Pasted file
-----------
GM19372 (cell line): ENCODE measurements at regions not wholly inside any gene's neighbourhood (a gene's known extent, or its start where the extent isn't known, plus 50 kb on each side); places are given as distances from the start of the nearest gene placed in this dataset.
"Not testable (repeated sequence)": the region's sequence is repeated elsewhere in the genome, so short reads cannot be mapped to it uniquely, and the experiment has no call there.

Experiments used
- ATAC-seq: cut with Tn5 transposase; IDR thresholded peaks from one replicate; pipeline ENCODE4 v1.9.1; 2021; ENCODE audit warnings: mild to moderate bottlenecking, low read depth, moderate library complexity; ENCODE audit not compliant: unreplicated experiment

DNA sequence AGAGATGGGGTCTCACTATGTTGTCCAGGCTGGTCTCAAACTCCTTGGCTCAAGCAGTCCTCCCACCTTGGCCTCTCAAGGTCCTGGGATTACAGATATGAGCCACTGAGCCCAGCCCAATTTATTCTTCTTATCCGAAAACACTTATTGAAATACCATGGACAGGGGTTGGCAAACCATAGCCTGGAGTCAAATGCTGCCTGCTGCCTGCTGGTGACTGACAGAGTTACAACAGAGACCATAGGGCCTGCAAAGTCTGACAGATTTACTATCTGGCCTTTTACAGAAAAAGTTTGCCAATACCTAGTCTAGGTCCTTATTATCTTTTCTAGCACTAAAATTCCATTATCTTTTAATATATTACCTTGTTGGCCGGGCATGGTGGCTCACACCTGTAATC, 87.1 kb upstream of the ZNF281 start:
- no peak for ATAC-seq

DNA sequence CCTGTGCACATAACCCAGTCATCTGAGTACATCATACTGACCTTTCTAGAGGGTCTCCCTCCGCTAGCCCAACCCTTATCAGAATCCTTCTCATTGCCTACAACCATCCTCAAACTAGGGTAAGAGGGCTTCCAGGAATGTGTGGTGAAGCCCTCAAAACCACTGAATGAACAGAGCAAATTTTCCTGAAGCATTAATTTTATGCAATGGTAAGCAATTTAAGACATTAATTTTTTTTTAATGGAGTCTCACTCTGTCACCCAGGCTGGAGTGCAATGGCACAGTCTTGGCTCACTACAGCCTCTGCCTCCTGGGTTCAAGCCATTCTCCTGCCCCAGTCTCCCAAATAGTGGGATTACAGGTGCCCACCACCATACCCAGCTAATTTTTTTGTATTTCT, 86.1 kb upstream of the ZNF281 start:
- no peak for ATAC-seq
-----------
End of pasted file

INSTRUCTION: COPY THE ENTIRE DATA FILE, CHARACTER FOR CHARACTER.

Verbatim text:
GM19372 (cell line): ENCODE measurements at regions not wholly inside any gene's neighbourhood (a gene's known extent, or its start where the extent isn't known, plus 50 kb on each side); places are given as distances from the start of the nearest gene placed in this dataset.
"Not testable (repeated sequence)": the region's sequence is repeated elsewhere in the genome, so short reads cannot be mapped to it uniquely, and the experiment has no call there.

Experiments used
- ATAC-seq: cut with Tn5 transposase; IDR thresholded peaks from one replicate; pipeline ENCODE4 v1.9.1; 2021; ENCODE audit warnings: mild to moderate bottlenecking, low read depth, moderate library complexity; ENCODE audit not compliant: unreplicated experiment

DNA sequence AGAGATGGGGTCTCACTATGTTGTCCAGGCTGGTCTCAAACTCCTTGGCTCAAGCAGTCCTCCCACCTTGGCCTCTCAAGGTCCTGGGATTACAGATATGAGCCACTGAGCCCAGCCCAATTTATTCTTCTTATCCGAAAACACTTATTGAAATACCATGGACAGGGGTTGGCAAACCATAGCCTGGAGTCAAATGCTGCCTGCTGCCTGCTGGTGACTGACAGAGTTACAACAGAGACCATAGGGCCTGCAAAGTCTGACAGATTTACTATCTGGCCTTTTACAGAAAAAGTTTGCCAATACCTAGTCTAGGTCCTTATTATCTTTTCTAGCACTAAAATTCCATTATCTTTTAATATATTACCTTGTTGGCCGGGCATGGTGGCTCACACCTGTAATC, 87.1 kb upstream of the ZNF281 start:
- no peak for ATAC-seq

DNA sequence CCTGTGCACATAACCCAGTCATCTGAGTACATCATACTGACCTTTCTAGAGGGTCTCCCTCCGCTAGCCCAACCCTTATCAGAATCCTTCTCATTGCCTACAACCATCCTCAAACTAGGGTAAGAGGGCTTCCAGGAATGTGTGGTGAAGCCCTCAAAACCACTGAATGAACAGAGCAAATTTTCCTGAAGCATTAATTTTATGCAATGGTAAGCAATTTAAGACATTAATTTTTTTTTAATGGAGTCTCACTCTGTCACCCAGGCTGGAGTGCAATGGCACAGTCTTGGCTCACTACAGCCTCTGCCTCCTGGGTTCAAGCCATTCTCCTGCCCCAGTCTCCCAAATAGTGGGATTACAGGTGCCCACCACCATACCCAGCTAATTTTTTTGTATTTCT, 86.1 kb upstream of the ZNF281 start:
- no peak for ATAC-seq